In 1926, the City of Fort Worth created a Department of Health and Welfare and began providing public health services to its residents.
During the ensuing decades, the Fort Worth Public Health Department worked closely with the Tarrant County Health Department, eventually the two departments began sharing an administration while maintaining separate programs, funding sources and employees.
The Fort Worth Public Health Department established a system of maternal and child health clinics during the early 1980s to give residents basic, preventive care outside of a hospital setting. As health care changed, local hospitals, including the ad valorem tax-supported public hospital district, created their own neighborhood-based systems of full-service health centers to provide both preventive care and acute medical treatment.
The Fort Worth Public Health Department was increasingly faced with competing for patients against full-service, better funded providers. In 1996, the State of Texas prepared to launch a pilot Medicaid managed care program in Tarrant County, which mandated that Medicaid recipients have a primary care provider to manage their health care needs. Recognizing that this change would have a tremendous impact on its maternal and child health clinics, the Public Health Department began to address the issue of how to provide public health services (clinical and otherwise) within a managed care environment.
In addition to the changing environment, the resignation of the city employee who served as director of public health and medical director for both the City of Fort Worth and Tarrant County created a further imperative to address these issues before recruiting a new director. Replacing the director would be especially difficult because of the issues facing the clinics: the onset of Medicaid managed care, declining patient numbers, declining revenues and an uncertain future.
In the fall of 1996, a Blue Ribbon Panel on Public Health was created to study the services and structure of the City of Fort Worth and Tarrant County Public Health Departments. This panel was composed of elected and appointed officials and staff from the City of Fort Worth, Tarrant County and the Tarrant County Hospital District, as well as regional and national leaders in public health. Together, the panel members examined the future direction of public health services throughout Tarrant County and recommended restructuring the public health system to end competition for clients and duplication of services.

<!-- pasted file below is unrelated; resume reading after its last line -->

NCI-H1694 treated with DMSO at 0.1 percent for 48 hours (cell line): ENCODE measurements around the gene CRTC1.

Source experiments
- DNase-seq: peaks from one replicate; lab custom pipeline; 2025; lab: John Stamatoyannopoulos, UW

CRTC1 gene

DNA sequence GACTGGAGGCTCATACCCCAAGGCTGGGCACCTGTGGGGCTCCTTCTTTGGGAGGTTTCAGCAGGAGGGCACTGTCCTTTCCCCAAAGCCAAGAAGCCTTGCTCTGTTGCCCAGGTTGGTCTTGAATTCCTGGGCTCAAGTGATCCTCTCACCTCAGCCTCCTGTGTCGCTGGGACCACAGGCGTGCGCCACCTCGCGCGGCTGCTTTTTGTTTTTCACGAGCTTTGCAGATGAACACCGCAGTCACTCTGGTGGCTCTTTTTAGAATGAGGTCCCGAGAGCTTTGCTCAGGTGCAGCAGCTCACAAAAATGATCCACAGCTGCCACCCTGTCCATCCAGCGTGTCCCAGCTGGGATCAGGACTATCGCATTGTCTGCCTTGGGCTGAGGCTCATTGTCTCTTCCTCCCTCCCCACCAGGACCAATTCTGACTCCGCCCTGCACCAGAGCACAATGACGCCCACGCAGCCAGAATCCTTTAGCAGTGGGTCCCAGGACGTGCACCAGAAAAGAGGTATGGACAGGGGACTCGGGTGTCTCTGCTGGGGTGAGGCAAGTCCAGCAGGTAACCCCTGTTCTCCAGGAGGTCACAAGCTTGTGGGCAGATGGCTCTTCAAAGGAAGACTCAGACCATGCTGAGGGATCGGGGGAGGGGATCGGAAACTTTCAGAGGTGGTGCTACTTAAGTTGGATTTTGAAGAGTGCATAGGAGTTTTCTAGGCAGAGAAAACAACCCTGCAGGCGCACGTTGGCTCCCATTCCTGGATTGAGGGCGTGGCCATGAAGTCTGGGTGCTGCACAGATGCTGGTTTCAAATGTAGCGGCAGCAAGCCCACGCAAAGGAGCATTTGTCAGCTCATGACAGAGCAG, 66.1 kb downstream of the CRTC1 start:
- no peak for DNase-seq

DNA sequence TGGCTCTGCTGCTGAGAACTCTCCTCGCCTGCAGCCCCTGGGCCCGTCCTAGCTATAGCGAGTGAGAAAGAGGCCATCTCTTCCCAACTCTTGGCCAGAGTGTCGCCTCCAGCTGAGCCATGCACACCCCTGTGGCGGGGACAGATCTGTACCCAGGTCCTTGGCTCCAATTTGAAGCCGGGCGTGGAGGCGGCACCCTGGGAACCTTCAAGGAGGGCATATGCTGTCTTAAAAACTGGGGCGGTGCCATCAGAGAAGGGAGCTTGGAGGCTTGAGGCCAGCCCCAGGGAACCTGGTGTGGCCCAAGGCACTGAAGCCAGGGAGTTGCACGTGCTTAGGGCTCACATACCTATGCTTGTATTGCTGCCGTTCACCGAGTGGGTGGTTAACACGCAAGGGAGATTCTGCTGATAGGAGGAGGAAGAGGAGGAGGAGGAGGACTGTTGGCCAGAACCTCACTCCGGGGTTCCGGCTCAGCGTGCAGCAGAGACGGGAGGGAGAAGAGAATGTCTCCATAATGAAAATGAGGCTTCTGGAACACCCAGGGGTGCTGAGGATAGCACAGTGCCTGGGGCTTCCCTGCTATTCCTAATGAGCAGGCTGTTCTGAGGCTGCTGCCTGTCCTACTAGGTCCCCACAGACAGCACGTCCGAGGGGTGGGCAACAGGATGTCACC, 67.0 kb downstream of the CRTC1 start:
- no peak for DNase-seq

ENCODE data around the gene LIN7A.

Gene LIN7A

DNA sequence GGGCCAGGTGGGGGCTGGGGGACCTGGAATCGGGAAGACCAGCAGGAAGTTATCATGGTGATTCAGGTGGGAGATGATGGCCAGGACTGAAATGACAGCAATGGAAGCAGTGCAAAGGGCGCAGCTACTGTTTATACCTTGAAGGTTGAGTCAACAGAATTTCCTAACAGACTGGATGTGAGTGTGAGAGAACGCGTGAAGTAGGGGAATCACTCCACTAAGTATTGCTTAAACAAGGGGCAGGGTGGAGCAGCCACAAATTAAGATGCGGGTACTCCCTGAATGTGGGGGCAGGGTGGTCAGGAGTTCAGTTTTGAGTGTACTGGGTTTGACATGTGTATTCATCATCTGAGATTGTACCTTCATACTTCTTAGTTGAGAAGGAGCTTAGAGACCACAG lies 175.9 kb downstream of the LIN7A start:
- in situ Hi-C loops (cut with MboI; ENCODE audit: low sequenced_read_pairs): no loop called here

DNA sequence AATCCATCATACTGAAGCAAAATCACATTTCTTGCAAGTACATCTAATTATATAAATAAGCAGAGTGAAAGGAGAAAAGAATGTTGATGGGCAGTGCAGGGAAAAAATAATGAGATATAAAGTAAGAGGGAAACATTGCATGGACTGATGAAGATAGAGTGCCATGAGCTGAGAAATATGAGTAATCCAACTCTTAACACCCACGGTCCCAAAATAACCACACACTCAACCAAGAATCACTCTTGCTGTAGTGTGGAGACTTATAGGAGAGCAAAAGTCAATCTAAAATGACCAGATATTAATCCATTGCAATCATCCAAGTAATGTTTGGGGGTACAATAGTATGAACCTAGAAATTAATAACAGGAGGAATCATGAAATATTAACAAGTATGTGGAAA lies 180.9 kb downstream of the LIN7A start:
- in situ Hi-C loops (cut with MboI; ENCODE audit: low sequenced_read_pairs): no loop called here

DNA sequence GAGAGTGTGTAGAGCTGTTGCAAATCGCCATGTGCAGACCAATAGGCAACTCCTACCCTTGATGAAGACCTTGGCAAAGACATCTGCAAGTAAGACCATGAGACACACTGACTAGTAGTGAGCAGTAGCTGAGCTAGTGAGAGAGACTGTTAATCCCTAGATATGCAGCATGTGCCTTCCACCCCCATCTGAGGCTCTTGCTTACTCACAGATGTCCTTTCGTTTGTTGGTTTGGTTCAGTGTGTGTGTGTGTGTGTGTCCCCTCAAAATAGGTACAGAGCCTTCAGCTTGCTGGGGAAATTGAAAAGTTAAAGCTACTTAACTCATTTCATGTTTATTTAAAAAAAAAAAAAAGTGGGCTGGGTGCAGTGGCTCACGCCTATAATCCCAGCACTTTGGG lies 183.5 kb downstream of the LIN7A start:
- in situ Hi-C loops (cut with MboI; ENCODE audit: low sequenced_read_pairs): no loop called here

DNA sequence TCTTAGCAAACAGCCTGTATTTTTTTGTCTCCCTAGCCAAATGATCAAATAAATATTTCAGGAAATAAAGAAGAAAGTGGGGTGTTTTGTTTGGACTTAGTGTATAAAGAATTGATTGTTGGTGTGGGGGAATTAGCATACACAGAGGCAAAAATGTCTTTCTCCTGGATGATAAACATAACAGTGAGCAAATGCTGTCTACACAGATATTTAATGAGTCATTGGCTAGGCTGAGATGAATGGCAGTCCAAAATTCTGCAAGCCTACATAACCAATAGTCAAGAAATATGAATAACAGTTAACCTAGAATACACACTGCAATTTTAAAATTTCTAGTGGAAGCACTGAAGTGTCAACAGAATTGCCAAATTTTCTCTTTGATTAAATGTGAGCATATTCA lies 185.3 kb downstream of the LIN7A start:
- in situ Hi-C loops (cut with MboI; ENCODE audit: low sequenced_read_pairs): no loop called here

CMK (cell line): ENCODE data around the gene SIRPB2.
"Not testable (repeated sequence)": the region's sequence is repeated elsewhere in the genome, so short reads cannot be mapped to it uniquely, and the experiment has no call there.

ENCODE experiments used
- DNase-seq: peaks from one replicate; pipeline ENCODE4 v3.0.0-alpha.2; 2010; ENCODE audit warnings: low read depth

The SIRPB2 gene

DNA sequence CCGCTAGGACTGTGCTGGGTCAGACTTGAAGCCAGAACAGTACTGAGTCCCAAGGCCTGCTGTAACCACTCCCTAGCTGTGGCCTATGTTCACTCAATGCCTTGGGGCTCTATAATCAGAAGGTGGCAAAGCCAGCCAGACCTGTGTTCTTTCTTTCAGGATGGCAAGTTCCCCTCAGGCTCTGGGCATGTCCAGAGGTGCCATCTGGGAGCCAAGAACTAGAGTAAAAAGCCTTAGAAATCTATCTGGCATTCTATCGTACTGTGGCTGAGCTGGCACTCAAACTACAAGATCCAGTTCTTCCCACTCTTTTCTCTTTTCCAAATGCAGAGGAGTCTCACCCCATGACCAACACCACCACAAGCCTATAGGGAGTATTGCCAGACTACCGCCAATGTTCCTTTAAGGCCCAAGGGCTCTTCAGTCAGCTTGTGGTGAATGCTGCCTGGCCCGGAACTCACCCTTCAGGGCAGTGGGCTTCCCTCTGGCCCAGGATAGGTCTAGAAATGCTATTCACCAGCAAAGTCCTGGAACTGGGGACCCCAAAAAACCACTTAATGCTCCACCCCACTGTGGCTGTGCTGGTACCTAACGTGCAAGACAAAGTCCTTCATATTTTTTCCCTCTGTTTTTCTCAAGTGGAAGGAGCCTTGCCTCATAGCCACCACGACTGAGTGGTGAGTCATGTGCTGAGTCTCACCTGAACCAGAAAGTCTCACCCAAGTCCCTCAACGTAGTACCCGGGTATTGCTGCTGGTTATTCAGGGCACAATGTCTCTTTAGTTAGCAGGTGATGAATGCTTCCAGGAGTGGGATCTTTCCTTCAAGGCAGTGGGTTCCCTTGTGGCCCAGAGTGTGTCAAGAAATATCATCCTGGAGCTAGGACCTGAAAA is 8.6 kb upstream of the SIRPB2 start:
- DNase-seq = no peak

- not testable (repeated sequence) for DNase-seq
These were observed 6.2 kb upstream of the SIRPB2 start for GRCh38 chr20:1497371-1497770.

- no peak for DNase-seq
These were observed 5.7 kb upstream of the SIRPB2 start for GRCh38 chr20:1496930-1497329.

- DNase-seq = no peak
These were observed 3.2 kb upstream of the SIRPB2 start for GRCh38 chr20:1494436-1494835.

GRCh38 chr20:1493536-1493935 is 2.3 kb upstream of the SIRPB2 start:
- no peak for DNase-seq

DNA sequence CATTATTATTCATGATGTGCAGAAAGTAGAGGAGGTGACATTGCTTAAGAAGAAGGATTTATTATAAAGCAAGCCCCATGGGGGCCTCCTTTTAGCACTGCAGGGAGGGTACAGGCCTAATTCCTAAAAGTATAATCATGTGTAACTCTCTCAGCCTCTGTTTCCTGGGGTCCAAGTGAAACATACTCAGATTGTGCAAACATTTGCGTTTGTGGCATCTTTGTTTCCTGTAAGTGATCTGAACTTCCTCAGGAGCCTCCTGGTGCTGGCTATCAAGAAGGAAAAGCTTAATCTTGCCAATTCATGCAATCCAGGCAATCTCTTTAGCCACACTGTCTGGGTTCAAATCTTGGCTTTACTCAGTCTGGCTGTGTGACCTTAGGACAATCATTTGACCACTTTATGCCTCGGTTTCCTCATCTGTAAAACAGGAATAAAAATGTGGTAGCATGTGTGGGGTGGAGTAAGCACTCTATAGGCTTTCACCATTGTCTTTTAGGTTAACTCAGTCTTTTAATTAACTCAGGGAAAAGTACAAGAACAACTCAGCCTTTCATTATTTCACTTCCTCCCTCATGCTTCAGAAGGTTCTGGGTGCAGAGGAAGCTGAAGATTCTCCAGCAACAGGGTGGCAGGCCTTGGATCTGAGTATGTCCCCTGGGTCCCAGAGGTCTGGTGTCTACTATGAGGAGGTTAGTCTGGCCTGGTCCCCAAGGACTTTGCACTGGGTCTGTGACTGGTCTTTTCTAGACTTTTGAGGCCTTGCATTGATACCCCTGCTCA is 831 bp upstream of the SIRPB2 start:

The goal was to create new partnerships that would provide all residents with a single system of health care: a "continuum of care" that ranged from population-based prevention to individual medical care. In February 1997, the governing bodies of the City of Fort Worth, Tarrant County, and the Tarrant County Hospital District issued resolutions calling for development of an implementation plan related to public health functions, consolidation of services and governance issues.
In October 1997, the City of Fort Worth approved a new structure for its public health department and began a transition into a new era of public health.
The City's maternal and child health services and clinics became part of the Tarrant County Hospital District, which operates John Peter Smith Hospital and the JPS Health Network system of community health centers. Disease control services and clinics, including those for HIV/AIDS, sexually transmitted diseases and tuberculosis, were previously operated jointly by the City of Fort Worth and Tarrant County. The re-organization consolidated these programs, as well as the Special Supplemental Program for Women, Infants and Children (WIC) program and the regional laboratory, under the auspices of the Tarrant County Health Department.
The Fort Worth Public Health Department has been streamlined as a result of the county-wide reorganization of public health. It continues to enforce city ordinances related to animal control and consumer health protection. These services include impoundment of stray dogs and cats, inspection of food service and child care facilities and education and enforcement of smoking regulations. The Department strengthened its health promotion and education section to inform the community about health issues and the value of healthy behaviors.
The Fort Worth Public Health Department also created an innovative population-based outreach and assessment program that expanded upon the traditional roots of public health while addressing the current changes in health care and the future needs of Fort Worth residents. Today, staff members assess individual, family and community strengths, weaknesses and health trends and enable the community to have a voice in addressing its concerns.
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